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Norwegian Wood by Haruki Murakami

Norwegian Wood (original 1987; edition 2000)

by Haruki Murakami

MembersReviewsPopularityAverage ratingConversations / Mentions
10,615226269 (3.99)4 / 381
Title:Norwegian Wood
Authors:Haruki Murakami
Info:Vintage (2000), Paperback, 298 pages
Collections:Your library
Tags:fiction, Japanese, magical realism

Work details

Norwegian Wood by Haruki Murakami (1987)

  1. 81
    The Wind-Up Bird Chronicle by Haruki Murakami (philrafferty)
    philrafferty: Murakami's masterwork.
  2. 40
    1Q84 Book 1 by Haruki Murakami (jalonsoarevalo)
    jalonsoarevalo: MAravillosa recreación tomando como letmotiv el libro de Orwell 1984
  3. 85
    The Catcher in the Rye by J. D. Salinger (hippietrail, Jannes)
    Jannes: Many interesting parallells, and the protagonist of Norwegian Wood compares himself with Holden Caulfield from Catcher on several occations.
  4. 00
    In Watermelon Sugar by Richard Brautigan (ursula)
    ursula: Murakami is influenced by Brautigan. Both are simple but weird tales of love and life.
  5. 00
    Tender is the Night by F. Scott Fitzgerald (Lex23)
    Lex23: Both books beautifully describe a difficult relationship between a man and a woman with a psychiatric background
  6. 11
    1Q84 by Haruki Murakami (Kordo)
  7. 00
    Who is Mr Satoshi? by Jonathan Lee (alzo)
  8. 00
    Socrates In Love by Kyoichi Katayama (alalba)

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English (171)  Spanish (15)  Dutch (15)  Catalan (4)  Italian (4)  Swedish (4)  French (3)  German (2)  Hungarian (2)  Danish (1)  Norwegian (1)  Korean (1)  Portuguese (1)  Hebrew (1)  All languages (225)
Showing 1-5 of 171 (next | show all)
Really different than any of the other Murakami's I've read. Not my favorite of his but still a good read and I enjoyed it quite a bit.

Full review will follow on the blog first then on here. ( )
  JenPrim | Jan 15, 2016 |
Norwegian Wood Haruki Murakami

Looking back on his students years in the late 1960's the narrator Watanbe tells his readers about how his life was divided between his love for 2 flawed girls.

Set amidst student uprisings, the pursuit of casual sex and the peace movement this is a story about growing up and discovering yourself.

Having just read The Catcher in the Rye I can see several places where this has influenced the story and indeed Watanbe refers to it a couple of times.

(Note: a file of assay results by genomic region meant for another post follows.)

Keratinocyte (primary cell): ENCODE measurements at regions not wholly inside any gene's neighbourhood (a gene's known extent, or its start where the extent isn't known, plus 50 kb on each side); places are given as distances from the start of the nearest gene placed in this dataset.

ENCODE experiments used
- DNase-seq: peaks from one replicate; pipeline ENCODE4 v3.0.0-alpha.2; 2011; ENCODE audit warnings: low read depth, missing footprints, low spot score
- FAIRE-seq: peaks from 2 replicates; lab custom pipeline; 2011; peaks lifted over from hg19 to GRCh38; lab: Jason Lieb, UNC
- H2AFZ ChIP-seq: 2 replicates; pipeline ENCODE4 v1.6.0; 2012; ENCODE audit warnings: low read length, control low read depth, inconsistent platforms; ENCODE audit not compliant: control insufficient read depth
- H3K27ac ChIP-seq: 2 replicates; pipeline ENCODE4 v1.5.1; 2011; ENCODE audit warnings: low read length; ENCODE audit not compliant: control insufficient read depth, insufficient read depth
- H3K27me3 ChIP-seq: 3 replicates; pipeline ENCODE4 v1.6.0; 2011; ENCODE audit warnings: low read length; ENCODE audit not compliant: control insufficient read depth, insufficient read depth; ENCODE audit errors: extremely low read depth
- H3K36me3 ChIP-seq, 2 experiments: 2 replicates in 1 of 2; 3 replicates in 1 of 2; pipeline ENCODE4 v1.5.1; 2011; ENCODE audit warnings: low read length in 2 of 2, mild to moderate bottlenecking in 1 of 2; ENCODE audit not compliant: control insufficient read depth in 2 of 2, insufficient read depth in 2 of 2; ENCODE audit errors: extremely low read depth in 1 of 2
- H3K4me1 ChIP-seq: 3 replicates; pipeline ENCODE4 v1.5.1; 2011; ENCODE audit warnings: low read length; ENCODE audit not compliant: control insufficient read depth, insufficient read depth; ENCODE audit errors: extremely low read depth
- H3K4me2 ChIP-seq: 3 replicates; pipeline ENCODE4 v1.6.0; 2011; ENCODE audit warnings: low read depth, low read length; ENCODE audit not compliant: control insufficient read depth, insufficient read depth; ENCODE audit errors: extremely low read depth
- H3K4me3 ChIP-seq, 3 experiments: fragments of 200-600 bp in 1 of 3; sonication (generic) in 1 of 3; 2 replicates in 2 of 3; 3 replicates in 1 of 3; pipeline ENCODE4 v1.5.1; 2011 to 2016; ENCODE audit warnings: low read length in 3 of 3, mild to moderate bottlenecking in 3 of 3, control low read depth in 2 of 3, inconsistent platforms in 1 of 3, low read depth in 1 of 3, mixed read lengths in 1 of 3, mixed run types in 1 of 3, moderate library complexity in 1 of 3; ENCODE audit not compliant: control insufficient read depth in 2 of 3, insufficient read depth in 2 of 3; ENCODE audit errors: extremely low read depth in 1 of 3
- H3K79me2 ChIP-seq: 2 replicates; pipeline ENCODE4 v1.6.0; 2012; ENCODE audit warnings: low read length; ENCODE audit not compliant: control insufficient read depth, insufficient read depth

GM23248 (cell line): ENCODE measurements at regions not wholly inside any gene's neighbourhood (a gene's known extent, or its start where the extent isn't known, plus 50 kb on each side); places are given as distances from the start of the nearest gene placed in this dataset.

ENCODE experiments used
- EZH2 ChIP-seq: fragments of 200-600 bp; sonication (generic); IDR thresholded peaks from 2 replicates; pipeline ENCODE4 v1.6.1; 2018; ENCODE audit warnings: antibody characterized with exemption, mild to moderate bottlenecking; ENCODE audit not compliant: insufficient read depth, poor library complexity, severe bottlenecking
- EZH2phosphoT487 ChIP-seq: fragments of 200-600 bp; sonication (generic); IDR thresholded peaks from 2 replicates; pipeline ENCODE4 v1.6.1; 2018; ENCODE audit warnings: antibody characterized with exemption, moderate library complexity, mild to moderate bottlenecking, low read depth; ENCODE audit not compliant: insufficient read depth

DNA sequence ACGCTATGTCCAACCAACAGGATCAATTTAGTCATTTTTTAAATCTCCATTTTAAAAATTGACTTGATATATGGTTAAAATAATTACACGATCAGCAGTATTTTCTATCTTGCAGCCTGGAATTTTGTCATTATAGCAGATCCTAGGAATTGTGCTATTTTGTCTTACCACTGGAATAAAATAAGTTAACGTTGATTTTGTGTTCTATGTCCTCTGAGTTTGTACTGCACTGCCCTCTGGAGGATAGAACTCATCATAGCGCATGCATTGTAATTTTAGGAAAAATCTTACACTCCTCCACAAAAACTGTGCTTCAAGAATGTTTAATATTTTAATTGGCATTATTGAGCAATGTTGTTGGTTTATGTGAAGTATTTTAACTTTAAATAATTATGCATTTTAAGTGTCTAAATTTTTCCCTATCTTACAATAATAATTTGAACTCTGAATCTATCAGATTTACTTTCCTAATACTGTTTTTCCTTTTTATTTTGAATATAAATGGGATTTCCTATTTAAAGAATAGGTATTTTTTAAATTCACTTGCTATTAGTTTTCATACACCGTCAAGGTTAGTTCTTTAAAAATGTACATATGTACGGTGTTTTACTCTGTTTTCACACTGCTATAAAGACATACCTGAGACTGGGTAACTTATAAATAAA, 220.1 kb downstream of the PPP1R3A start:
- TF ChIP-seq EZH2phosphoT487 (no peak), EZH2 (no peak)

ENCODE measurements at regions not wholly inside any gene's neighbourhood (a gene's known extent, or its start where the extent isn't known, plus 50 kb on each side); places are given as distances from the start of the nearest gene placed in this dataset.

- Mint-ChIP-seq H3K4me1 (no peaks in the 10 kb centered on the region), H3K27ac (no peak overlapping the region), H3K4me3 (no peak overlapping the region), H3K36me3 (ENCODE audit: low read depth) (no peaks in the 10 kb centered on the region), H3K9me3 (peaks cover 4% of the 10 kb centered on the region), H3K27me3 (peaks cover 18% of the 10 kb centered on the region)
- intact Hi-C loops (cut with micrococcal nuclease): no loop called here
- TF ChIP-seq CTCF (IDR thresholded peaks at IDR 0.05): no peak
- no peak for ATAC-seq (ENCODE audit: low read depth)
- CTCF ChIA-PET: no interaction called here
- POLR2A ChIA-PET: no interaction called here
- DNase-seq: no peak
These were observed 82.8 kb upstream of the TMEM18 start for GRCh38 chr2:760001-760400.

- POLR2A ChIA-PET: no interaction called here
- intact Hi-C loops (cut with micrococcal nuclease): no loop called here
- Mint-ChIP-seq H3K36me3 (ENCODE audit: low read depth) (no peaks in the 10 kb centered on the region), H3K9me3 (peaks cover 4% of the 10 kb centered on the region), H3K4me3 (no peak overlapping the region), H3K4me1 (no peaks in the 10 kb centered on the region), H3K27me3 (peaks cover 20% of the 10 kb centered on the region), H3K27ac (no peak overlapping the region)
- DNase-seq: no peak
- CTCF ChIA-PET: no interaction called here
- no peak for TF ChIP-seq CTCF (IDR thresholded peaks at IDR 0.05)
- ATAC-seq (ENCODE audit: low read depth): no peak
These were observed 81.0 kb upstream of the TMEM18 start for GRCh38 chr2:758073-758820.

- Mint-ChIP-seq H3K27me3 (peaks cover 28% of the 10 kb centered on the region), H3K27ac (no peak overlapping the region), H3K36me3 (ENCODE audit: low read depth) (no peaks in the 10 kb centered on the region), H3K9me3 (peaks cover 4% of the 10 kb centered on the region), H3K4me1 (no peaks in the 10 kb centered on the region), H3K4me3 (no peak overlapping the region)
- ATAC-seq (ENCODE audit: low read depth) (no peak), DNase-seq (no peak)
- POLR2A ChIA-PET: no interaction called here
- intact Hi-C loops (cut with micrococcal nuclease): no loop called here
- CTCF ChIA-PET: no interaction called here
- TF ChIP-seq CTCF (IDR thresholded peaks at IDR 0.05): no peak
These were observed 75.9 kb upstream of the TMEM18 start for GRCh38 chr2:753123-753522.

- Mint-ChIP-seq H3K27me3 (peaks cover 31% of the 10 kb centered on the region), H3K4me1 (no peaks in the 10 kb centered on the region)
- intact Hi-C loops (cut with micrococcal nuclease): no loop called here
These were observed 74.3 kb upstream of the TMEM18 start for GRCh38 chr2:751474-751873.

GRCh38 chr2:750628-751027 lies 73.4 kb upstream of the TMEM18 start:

Normally I love Murakami's writing but for me this was missing the magic I found in his other stories (The Wind up Bird Chronicles and Kafka on the Shore it was also a bit too heavy on the details of sex between the characters.
( )
  BookWormM | Jan 15, 2016 |
Ah Murakami, with your slightly surreal world, and your allegorical characters, and the random sex. I wasn't sure about this book at first, as Toru Watanabe reminisced, flashing back to his coming of age story. I felt the same disconnect I feel reading The Catcher in the Rye. But the meandering story became more compelling, as Toru deals with his increasingly disorganised life, and confronts difficult choices. Lots of references to western culture, and set against the student unrest of the late 60s. In the end it's a beautiful, thoughtful story. ( )
  evilmoose | Dec 14, 2015 |
4.5 out of 5, really. There is a part of me that resists giving this book full marks - but it is the same part of me that might resist diving fully into a relationship. There are some flaws here, but the flaws only serve to make the work more beautiful. At the same time, some of that beauty and those flaws leave the reader feeling open and longing for more. Not more in the sense of "you didn't give me enough" but rather "I want something else." Not unlike in a relationship, I suppose. And just like many good relationships, it has changed how I hear a certain song - but then, that song has always haunted me. Hasn't it you?

More at RB: http://ragingbiblioholism.com/2014/01/05/norwegian-wood/ ( )
  drewsof | Sep 30, 2015 |
More than storytelling, Murakami tells places, time, sound, smell, taste, and touch. ( )
  kg988 | Aug 26, 2015 |
Showing 1-5 of 171 (next | show all)